Exploring Olfactory–Oral Cross-Modal Interactions through Sensory and Chemical Characteristics of Italian Red Wines
This work aimed at investigating red wine olfactory–oral cross-modal interactions, and at testing their impact on the correlations between sensory and chemical variables. Seventy-four Italian red whole wines (WWs) from 10 varieties, and corresponding deodorized wines (DWs), were evaluated by sensory descriptive assessment. Total phenols, proanthocyanidins, ethanol, reducing sugars, pH, titratable and volatile acidity were determined. PCA results highlighted different sensory features of the 10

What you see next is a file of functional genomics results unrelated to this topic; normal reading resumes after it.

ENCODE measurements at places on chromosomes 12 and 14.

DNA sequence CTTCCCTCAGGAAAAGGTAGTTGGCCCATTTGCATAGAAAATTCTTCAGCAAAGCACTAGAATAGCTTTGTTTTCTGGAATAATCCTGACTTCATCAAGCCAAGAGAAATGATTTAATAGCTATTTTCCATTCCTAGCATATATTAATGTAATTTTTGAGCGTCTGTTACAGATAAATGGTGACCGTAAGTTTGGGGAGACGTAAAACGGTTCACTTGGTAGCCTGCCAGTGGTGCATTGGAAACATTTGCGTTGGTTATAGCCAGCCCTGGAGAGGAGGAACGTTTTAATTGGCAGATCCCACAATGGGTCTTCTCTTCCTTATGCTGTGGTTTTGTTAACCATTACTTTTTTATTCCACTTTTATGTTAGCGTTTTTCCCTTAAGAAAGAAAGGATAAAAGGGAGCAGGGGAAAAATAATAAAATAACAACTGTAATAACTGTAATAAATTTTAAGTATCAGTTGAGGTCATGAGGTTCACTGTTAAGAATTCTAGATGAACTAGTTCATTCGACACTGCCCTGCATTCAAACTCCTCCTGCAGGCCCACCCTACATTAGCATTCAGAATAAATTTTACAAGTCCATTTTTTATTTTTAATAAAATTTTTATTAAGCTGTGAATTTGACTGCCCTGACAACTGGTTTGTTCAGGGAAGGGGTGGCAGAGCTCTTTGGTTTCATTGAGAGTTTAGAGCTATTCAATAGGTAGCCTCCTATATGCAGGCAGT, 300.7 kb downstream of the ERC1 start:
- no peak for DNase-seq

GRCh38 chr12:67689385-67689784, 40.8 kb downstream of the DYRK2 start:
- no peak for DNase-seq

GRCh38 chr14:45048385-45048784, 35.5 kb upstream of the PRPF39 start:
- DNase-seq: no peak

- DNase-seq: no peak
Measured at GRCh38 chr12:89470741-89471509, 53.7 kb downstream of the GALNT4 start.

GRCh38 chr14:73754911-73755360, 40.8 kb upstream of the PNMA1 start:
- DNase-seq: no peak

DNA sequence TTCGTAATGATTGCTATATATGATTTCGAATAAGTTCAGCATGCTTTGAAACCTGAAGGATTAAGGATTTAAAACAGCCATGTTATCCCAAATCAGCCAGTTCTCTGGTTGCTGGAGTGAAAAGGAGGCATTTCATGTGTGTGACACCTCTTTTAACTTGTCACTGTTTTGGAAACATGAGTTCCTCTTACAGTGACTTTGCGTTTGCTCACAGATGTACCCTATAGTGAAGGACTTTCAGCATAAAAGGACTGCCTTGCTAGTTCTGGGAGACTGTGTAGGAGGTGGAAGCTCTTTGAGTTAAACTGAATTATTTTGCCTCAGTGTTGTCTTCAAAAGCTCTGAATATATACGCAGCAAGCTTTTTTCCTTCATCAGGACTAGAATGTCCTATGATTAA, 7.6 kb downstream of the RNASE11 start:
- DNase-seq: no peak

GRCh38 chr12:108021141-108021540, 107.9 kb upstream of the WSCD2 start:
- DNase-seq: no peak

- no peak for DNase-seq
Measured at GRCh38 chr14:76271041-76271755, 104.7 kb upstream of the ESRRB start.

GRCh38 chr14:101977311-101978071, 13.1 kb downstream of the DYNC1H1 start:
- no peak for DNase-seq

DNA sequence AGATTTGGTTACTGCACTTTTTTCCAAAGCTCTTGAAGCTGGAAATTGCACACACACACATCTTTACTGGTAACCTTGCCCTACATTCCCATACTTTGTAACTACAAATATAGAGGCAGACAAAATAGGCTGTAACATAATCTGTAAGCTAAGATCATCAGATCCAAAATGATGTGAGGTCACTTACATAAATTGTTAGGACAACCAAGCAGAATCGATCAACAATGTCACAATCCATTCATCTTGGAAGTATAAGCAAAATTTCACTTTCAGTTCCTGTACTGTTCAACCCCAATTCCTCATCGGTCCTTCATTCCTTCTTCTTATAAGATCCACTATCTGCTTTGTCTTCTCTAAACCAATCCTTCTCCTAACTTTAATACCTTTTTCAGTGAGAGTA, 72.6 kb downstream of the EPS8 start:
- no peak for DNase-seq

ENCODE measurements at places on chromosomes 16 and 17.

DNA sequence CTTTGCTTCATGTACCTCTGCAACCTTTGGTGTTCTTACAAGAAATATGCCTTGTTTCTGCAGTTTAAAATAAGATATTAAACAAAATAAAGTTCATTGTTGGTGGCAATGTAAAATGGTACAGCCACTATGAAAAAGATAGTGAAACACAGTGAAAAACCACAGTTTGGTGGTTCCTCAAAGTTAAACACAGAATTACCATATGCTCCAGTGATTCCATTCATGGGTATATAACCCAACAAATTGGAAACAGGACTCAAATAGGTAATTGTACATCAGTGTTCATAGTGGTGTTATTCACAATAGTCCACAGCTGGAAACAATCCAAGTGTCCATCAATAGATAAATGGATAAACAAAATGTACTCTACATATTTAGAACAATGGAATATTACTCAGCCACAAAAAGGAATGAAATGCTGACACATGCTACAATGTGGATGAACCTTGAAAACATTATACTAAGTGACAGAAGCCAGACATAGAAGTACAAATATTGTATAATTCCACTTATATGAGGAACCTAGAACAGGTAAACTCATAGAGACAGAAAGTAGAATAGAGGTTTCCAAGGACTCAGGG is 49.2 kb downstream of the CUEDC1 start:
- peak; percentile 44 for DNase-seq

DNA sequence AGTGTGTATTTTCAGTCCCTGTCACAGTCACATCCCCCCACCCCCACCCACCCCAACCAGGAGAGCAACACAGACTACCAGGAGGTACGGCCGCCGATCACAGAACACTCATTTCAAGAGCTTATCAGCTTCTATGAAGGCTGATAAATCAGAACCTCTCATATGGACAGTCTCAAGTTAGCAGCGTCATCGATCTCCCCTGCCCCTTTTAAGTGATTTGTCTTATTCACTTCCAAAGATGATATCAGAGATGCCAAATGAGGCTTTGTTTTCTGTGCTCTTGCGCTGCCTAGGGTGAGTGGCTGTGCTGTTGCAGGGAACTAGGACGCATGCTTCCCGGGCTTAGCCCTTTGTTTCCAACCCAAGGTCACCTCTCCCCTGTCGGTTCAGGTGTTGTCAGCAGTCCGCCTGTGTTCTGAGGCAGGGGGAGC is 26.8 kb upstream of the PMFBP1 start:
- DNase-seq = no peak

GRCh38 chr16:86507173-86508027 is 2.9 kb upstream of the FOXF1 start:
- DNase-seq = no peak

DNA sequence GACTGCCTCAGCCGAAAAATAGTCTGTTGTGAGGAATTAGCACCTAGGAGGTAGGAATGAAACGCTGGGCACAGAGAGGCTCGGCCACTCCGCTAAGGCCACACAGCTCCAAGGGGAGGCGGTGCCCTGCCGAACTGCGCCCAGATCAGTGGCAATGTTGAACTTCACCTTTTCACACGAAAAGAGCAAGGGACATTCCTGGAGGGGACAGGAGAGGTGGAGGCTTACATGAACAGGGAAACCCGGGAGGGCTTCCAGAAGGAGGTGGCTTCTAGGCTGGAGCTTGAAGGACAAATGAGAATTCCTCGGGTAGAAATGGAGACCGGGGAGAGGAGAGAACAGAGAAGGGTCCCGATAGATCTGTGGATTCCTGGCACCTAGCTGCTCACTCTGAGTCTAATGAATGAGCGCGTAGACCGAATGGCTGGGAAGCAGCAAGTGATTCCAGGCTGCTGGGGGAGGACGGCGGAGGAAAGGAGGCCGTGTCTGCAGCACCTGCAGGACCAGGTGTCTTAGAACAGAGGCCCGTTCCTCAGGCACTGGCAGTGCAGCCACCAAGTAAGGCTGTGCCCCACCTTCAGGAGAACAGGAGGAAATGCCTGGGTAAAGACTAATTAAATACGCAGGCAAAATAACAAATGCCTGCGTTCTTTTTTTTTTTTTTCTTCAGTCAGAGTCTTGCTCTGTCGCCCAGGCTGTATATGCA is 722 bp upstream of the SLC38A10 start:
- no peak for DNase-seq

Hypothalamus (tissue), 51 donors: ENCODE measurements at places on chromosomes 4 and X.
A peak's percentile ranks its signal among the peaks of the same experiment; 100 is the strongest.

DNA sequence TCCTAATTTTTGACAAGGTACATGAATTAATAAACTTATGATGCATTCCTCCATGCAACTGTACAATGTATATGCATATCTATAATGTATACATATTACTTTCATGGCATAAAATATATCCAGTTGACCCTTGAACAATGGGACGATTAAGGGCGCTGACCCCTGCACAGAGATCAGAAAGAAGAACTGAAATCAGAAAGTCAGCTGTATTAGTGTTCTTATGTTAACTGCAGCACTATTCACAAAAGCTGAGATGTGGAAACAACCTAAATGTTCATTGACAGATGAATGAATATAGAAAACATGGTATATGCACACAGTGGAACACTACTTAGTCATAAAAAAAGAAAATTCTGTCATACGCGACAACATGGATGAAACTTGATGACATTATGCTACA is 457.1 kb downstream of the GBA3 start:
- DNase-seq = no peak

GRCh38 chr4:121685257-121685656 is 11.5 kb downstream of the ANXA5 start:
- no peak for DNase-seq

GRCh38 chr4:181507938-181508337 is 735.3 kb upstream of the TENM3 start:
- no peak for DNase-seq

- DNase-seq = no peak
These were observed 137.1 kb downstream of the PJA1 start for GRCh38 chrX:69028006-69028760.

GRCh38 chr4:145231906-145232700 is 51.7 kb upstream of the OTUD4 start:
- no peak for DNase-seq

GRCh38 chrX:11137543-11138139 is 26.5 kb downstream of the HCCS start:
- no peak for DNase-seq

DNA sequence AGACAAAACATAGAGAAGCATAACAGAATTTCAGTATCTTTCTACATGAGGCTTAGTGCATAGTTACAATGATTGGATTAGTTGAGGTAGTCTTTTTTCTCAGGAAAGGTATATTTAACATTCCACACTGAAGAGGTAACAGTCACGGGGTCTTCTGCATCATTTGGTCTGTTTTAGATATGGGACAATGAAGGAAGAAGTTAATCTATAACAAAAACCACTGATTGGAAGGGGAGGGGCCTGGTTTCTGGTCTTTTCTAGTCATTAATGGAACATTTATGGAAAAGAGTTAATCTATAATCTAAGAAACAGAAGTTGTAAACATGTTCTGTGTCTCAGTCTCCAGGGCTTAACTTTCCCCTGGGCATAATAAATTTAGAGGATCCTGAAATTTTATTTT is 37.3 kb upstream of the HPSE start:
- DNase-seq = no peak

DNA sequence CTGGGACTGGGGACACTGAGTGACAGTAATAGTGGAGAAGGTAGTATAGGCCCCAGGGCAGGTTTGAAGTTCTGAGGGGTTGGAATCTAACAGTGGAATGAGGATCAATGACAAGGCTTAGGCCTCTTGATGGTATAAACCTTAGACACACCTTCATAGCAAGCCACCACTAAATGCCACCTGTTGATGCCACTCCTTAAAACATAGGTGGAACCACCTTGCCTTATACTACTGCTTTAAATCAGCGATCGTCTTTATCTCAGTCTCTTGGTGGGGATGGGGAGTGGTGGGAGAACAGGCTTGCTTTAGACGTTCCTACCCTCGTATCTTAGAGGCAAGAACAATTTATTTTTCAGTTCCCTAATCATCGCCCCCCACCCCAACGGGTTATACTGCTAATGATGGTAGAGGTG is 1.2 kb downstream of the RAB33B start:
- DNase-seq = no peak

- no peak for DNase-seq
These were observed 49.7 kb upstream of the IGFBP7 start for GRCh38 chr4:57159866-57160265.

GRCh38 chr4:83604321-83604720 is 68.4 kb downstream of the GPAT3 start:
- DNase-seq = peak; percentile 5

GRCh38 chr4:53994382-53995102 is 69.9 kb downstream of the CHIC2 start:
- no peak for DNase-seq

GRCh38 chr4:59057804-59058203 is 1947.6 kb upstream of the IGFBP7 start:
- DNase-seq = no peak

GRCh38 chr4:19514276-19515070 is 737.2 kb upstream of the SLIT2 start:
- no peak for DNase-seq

... features of the 10 wine types. ANOVAs (p < 0.05) showed that olfactory cues might play modulation effects on the perception of in-mouth sensations with 7 (harsh, unripe, dynamic, complex, surface smoothness, sweet, and bitter) out of 10 oral descriptors significantly affected by odours. Three weak but significant positive correlations (Pearson, p < 0.0001) were statistically found and supported in a cognitive dimension: spicy and complex; dehydrated fruits and drying; vegetal and unripe. In the absence of volatiles, correlation coefficients between sensory and chemical parameters mostly increased. Proanthocyanidins correlated well with drying and dynamic astringency, showing highest coefficients (r > 0.7) in absence of olfactory–oral interactions. Unripe astringency did not correlate with polyphenols supporting the idea that this sub-quality is a multisensory feeling greatly impacted by odorants. Results support the significance of cross-modal interactions during red wine tasting, confirming previous findings and adding new insights on astringency sub-qualities and their predictive parameters.